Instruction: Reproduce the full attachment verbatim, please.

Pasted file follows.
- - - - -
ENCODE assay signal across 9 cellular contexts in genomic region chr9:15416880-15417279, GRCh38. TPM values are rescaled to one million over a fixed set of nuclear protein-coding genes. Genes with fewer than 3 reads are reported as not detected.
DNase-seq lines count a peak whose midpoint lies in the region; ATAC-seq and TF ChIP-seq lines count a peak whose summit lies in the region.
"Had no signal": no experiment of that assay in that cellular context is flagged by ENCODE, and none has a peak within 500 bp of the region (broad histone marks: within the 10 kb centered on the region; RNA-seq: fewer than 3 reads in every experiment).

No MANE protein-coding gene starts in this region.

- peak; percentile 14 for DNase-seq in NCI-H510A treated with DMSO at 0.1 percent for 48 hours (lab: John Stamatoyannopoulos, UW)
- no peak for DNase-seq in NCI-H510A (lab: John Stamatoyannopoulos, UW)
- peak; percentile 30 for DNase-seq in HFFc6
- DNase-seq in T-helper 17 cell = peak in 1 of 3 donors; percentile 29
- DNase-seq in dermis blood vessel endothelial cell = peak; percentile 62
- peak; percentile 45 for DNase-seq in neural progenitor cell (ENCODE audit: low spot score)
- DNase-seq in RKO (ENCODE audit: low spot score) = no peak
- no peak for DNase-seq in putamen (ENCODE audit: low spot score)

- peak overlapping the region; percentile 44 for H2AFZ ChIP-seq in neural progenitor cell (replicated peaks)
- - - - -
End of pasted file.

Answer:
ENCODE assay signal across 9 cellular contexts in genomic region chr9:15416880-15417279, GRCh38. TPM values are rescaled to one million over a fixed set of nuclear protein-coding genes. Genes with fewer than 3 reads are reported as not detected.
DNase-seq lines count a peak whose midpoint lies in the region; ATAC-seq and TF ChIP-seq lines count a peak whose summit lies in the region.
"Had no signal": no experiment of that assay in that cellular context is flagged by ENCODE, and none has a peak within 500 bp of the region (broad histone marks: within the 10 kb centered on the region; RNA-seq: fewer than 3 reads in every experiment).

No MANE protein-coding gene starts in this region.

- peak; percentile 14 for DNase-seq in NCI-H510A treated with DMSO at 0.1 percent for 48 hours (lab: John Stamatoyannopoulos, UW)
- no peak for DNase-seq in NCI-H510A (lab: John Stamatoyannopoulos, UW)
- peak; percentile 30 for DNase-seq in HFFc6
- DNase-seq in T-helper 17 cell = peak in 1 of 3 donors; percentile 29
- DNase-seq in dermis blood vessel endothelial cell = peak; percentile 62
- peak; percentile 45 for DNase-seq in neural progenitor cell (ENCODE audit: low spot score)
- DNase-seq in RKO (ENCODE audit: low spot score) = no peak
- no peak for DNase-seq in putamen (ENCODE audit: low spot score)

- peak overlapping the region; percentile 44 for H2AFZ ChIP-seq in neural progenitor cell (replicated peaks)